Michelle Williams as Marilyn Monroe.
Charlotte Rampling as Charlotte Rampling.
Two films: The Look and My Week With Marilyn. These movies will get unequal public attention, yet they deal with very similar issues. How does a public person, one known for physical beauty, form an art despite the beauty?
I'd argue that Michelle Williams does, just as she inhabits the character of Marilyn, who died trying.
Marilyn owned the screen, and if memoirs are right, had the personal chops to fill a room and dig holes in the psyche of those favored and cursed around her. Monroe played, most successfully and often, comedic roles -- yet she yearned to be a serious actress consonant with the 'method' age in which she worked. We might watch Bus Stop or The Misfits, but we remember Some Like It Hot or The Seven Year Itch.
Williams has the moves down. The glances, the gallery-pleasing photo moves, the reclining postures, the depressive panics. Women befriend or mother her. She stuns or bewilders men. Sometimes Marilyn's conditions are right, and a project completes. This is the film world well-handling the real world of the film world.
Charlotte Rampling, in The Look, isn't playing herself. She is herself.
This is documentary. It's about her as an actress, and it does intersperse cuts from movies in which she's acted.
She talks about acting, and in one interesting scene, she and her son, who's directing the actual film we're watching, engage in a stare-down, phrase-response acting exercise, wherein they repeat a random line back and forth and form a dramatic moment between one another. At points, they 'blink' and move to another line conjured up by the context and continue on. Fascinating.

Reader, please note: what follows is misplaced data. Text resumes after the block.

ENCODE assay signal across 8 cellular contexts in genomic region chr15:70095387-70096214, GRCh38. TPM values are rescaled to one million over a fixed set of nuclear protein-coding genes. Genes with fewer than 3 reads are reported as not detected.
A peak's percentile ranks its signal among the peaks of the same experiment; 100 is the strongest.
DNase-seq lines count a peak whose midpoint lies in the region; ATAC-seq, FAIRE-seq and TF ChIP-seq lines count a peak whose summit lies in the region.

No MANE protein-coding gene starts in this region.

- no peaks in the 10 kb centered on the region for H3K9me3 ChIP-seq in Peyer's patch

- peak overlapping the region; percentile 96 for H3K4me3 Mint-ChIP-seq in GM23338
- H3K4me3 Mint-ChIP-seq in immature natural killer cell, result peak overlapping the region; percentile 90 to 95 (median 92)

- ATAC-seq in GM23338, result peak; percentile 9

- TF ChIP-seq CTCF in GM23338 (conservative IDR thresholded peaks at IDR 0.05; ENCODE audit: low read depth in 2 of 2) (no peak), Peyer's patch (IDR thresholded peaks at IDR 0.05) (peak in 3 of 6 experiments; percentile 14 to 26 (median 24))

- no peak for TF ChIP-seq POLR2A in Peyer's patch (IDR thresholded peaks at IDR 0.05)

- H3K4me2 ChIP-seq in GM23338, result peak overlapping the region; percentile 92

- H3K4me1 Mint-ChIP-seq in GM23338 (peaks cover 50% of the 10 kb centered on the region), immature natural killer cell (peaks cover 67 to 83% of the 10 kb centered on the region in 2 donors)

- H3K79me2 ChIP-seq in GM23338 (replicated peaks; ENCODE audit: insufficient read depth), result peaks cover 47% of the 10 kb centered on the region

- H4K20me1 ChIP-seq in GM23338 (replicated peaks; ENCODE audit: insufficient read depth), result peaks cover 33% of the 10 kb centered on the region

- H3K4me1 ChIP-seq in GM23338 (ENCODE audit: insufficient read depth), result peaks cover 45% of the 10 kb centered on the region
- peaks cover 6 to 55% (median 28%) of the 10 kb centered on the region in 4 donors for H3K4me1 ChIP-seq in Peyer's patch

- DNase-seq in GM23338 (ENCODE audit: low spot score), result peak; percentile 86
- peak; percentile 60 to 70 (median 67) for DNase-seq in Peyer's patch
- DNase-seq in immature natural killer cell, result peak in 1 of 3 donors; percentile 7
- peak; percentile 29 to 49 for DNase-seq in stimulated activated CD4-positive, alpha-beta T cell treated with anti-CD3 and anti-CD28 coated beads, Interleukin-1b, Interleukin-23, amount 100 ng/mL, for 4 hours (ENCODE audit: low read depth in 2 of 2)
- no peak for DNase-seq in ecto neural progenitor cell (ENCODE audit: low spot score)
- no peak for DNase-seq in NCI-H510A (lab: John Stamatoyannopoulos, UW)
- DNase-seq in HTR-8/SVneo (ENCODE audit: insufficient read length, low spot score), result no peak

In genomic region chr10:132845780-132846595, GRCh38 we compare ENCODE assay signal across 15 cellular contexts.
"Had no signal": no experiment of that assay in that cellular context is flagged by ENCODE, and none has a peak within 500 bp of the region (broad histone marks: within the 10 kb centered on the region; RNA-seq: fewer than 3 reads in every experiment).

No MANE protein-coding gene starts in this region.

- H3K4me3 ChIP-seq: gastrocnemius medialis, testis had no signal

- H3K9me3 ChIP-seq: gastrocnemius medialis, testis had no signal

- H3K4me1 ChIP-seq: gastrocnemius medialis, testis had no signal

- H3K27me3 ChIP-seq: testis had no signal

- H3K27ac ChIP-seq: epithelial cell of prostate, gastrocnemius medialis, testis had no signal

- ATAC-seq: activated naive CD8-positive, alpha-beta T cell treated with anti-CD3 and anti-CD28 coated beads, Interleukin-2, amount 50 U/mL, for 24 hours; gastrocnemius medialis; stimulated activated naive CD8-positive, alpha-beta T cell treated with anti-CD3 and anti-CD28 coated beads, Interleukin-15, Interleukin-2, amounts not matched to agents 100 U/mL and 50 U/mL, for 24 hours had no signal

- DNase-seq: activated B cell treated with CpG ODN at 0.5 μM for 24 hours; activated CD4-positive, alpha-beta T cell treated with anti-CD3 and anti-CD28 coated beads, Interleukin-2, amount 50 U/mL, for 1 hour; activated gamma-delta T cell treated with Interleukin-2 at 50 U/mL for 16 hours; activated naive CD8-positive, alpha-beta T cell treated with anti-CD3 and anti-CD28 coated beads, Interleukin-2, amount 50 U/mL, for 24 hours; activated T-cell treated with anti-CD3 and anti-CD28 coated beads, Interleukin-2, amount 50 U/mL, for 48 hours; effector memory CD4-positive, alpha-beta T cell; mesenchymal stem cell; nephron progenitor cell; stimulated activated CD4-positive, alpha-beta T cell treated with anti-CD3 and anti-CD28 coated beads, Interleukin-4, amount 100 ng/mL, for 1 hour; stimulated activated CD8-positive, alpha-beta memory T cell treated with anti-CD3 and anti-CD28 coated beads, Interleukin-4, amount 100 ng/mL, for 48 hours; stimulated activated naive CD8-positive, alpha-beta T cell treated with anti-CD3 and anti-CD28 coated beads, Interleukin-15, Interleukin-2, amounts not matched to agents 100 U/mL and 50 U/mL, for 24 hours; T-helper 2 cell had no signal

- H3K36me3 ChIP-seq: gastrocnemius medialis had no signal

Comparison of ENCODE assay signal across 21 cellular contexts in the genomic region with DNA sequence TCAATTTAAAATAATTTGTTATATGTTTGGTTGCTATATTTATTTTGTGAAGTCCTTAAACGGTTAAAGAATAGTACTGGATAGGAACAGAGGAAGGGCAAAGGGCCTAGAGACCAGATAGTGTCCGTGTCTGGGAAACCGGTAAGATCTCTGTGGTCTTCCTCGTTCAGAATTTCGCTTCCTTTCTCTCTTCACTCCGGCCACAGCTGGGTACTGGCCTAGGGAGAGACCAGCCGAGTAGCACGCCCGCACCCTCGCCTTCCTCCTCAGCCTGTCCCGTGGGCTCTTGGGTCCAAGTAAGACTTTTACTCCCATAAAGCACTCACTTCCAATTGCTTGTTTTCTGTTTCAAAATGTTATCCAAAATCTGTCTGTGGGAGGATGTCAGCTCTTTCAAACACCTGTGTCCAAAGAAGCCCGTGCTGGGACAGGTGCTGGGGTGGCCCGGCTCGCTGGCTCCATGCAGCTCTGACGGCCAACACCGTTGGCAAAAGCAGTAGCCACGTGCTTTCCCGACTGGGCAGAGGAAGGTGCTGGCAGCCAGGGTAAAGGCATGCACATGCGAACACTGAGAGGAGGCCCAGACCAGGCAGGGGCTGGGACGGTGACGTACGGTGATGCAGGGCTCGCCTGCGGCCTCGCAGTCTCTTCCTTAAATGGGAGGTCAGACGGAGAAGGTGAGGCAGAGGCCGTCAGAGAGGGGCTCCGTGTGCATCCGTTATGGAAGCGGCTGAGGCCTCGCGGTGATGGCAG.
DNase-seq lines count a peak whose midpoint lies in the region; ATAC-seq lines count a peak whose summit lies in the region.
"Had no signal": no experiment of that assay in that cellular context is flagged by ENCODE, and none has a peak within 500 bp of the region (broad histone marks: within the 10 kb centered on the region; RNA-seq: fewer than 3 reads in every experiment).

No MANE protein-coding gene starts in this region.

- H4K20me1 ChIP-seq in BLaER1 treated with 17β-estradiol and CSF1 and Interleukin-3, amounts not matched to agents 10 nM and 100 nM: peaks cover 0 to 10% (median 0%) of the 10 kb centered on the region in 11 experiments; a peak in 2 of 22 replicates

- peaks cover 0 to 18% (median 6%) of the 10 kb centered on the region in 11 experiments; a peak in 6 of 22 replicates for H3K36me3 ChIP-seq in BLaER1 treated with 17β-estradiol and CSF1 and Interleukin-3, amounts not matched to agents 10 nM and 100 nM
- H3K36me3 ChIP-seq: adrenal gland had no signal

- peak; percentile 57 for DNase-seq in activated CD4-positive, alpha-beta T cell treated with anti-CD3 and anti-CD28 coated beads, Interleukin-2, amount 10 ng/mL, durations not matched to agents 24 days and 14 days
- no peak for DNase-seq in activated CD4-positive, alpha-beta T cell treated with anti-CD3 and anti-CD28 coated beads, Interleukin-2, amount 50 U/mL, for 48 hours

Yet she declares that such exercise bores her. By contrast, we see her interacting -- for real -- with men and women whose artistic projects she shared -- novelist, photographer, poet, artist -- and with confidantes and friends. Even, occasionally, random strangers.
Rampling, almost always in her film persona, plays the neurotic, the distant, the stern, the corrupt, the determined, the strong, the disarranged, the sinister, the seductive. Some like it cold. In The Look, we do see her British-French humor come out among close relationships. Whatever the mood, she makes clear -- explains in the serious parts of her conversations -- that there's a 'space' that must be found, forged, secured, around her wherein an authenticity can emerge for whatever acting or photographic moment she's in.
Marilyn Monroe couldn't be Charlotte Rampling because she was Marilyn Monroe. This may sound self-evidently silly, but the point is this: beauty alone, what draws people -- a myriad people through the accident of a lens -- needs character. Michelle Williams has done much to show she has the character to play a Marilyn who wanted it.
Charlotte Rampling rejects a friend's remark that she's 'grounded'. Though she doesn't say so, she may have preferred being called 'centered'. One can't help seeing her intelligence and maturity, a kind of depth that an icon like Monroe might seek but find no easier to handle than a wet bar of soap.
An American like me might pause to ask: is Monroe us?